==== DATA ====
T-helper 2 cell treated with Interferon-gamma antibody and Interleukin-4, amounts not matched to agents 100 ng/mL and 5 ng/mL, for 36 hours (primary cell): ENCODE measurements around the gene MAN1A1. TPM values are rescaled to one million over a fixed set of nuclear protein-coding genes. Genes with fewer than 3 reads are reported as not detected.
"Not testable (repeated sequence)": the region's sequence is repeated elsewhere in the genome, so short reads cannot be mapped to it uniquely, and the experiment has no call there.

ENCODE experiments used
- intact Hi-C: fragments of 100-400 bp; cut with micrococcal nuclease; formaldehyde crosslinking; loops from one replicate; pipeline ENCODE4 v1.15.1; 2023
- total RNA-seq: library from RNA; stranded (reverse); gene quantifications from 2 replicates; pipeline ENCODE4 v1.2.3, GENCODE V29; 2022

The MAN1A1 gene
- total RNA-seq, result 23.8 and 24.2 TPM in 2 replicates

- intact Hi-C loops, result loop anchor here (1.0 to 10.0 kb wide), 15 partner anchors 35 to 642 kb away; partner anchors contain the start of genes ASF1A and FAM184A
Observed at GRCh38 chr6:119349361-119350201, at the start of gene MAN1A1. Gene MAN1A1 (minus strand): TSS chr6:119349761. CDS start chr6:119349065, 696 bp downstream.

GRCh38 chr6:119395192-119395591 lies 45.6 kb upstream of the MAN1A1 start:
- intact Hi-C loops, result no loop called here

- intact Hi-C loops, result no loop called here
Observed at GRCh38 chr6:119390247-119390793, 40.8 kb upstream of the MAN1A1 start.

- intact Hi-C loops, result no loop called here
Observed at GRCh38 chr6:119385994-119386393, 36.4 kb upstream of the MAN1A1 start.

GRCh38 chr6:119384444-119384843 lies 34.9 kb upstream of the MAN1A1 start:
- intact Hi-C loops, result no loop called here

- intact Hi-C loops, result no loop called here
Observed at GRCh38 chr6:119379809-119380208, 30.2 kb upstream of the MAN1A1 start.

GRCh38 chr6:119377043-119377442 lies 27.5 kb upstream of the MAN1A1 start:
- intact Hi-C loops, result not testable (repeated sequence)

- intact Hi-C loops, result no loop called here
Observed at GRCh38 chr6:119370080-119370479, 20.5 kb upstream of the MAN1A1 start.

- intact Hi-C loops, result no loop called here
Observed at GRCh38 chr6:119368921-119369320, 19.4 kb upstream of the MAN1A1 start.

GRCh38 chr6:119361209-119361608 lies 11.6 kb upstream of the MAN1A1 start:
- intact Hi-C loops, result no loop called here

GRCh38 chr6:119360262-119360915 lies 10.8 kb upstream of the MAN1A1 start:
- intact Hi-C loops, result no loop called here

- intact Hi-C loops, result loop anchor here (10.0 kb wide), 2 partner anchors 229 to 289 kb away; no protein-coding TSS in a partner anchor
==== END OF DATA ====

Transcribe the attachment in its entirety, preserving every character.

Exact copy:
T-helper 2 cell treated with Interferon-gamma antibody and Interleukin-4, amounts not matched to agents 100 ng/mL and 5 ng/mL, for 36 hours (primary cell): ENCODE measurements around the gene MAN1A1. TPM values are rescaled to one million over a fixed set of nuclear protein-coding genes. Genes with fewer than 3 reads are reported as not detected.
"Not testable (repeated sequence)": the region's sequence is repeated elsewhere in the genome, so short reads cannot be mapped to it uniquely, and the experiment has no call there.

ENCODE experiments used
- intact Hi-C: fragments of 100-400 bp; cut with micrococcal nuclease; formaldehyde crosslinking; loops from one replicate; pipeline ENCODE4 v1.15.1; 2023
- total RNA-seq: library from RNA; stranded (reverse); gene quantifications from 2 replicates; pipeline ENCODE4 v1.2.3, GENCODE V29; 2022

The MAN1A1 gene
- total RNA-seq, result 23.8 and 24.2 TPM in 2 replicates

- intact Hi-C loops, result loop anchor here (1.0 to 10.0 kb wide), 15 partner anchors 35 to 642 kb away; partner anchors contain the start of genes ASF1A and FAM184A
Observed at GRCh38 chr6:119349361-119350201, at the start of gene MAN1A1. Gene MAN1A1 (minus strand): TSS chr6:119349761. CDS start chr6:119349065, 696 bp downstream.

GRCh38 chr6:119395192-119395591 lies 45.6 kb upstream of the MAN1A1 start:
- intact Hi-C loops, result no loop called here

- intact Hi-C loops, result no loop called here
Observed at GRCh38 chr6:119390247-119390793, 40.8 kb upstream of the MAN1A1 start.

- intact Hi-C loops, result no loop called here
Observed at GRCh38 chr6:119385994-119386393, 36.4 kb upstream of the MAN1A1 start.

GRCh38 chr6:119384444-119384843 lies 34.9 kb upstream of the MAN1A1 start:
- intact Hi-C loops, result no loop called here

- intact Hi-C loops, result no loop called here
Observed at GRCh38 chr6:119379809-119380208, 30.2 kb upstream of the MAN1A1 start.

GRCh38 chr6:119377043-119377442 lies 27.5 kb upstream of the MAN1A1 start:
- intact Hi-C loops, result not testable (repeated sequence)

- intact Hi-C loops, result no loop called here
Observed at GRCh38 chr6:119370080-119370479, 20.5 kb upstream of the MAN1A1 start.

- intact Hi-C loops, result no loop called here
Observed at GRCh38 chr6:119368921-119369320, 19.4 kb upstream of the MAN1A1 start.

GRCh38 chr6:119361209-119361608 lies 11.6 kb upstream of the MAN1A1 start:
- intact Hi-C loops, result no loop called here

GRCh38 chr6:119360262-119360915 lies 10.8 kb upstream of the MAN1A1 start:
- intact Hi-C loops, result no loop called here

- intact Hi-C loops, result loop anchor here (10.0 kb wide), 2 partner anchors 229 to 289 kb away; no protein-coding TSS in a partner anchor